When Microsoft first released Exchange, Outlook didn't exist. Instead, Microsoft provided a set of Exchange messaging clients for its different Windows operating systems. Microsoft also provided an extensible architecture for those Exchange messaging clients. Client extensions provided developers with a way to change the default behavior of the Exchange client. When Microsoft released Outlook, it continued providing support for the Exchange client extension architecture for compatibility with existing client extension DLLs.
Client extensions allow one to alter the default behavior of the client. Microsoft saw the advantages of an extension as a convenient way to integrate customized features and new behavior directly into the client, instead of having to write a separate MAPI application. We, however, saw extensions as a way to add IMAP client services to Outlook in the Workgroup mode. Using this architecture, we added commands to Outlook menus, custom buttons to the toolbars and the ability to preprocess outgoing and incoming messages with IMAP client services.
Luckily, we had already written client libraries for IMAP when we built our Linux client the previous year. We simply needed to port them to Windows. Our familiarity with the function calls, headers and protocols reduced our overall effort.
Once we built a Microsoft DLL for the client functions, we added it as an Outlook extension. Luckily, it worked the first time we tried it. By choosing the rich text format (RTF) for mail and meeting invitations, our TNEF objects attached themselves to the messages. Because Outlook created the TNEF objects, it exchanged them without any problems.
At this point, we uploaded our messages to our IMAP folders using the Microsoft .pst file as store and swap space. Staying connected to Exchange and using our server for message stores, we noticed compatibility between the two systems. We dragged and dropped objects from the Exchange folders into our IMAP folders. By doing this we discovered that tasks, journal entries, calendar events and so on, all showed up in Outlook as if they arrived from Exchange. The calendar also worked perfectly.
Practical Task Scheduling Deployment
July 20, 2016 12:00 pm CDT
One of the best things about the UNIX environment (aside from being stable and efficient) is the vast array of software tools available to help you do your job. Traditionally, a UNIX tool does only one thing, but does that one thing very well. For example, grep is very easy to use and can search vast amounts of data quickly. The find tool can find a particular file or files based on all kinds of criteria. It's pretty easy to string these tools together to build even more powerful tools, such as a tool that finds all of the .log files in the /home directory and searches each one for a particular entry. This erector-set mentality allows UNIX system administrators to seem to always have the right tool for the job.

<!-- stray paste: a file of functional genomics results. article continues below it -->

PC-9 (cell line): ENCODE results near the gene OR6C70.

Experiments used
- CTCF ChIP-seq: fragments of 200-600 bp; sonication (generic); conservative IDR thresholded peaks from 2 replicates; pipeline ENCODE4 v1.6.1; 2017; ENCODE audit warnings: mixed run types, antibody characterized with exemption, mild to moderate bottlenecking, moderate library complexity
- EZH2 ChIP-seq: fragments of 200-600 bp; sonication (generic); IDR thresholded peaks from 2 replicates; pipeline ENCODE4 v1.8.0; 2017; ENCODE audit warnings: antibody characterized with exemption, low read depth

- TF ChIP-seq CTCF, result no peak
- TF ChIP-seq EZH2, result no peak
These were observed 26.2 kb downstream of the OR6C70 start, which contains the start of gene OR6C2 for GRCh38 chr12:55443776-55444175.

Cron traditionally has been considered another such a tool for job scheduling, but is it enough? This webinar considers that very question. The first part builds on a previous Geek Guide, Beyond Cron, and briefly describes how to know when it might be time to consider upgrading your job scheduling infrastructure. The second part presents an actual planning and implementation framework.
Join Linux Journal's Mike Diehl and Pat Cameron of Help Systems.
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With all the industry talk about the benefits of Linux on Power and all the performance advantages offered by its open architecture, you may be considering a move in that direction. If you are thinking about analytics, big data and cloud computing, you would be right to evaluate Power. The idea of using commodity x86 hardware and replacing it every three years is an outdated cost model. It doesn’t consider the total cost of ownership, and it doesn’t consider the advantage of real processing power, high-availability and multithreading like a demon.
This ebook takes a look at some of the practical applications of the Linux on Power platform and ways you might bring all the performance power of this open architecture to bear for your organization. There are no smoke and mirrors here—just hard, cold, empirical evidence provided by independent sources. I also consider some innovative ways Linux on Power will be used in the future.Get the Guide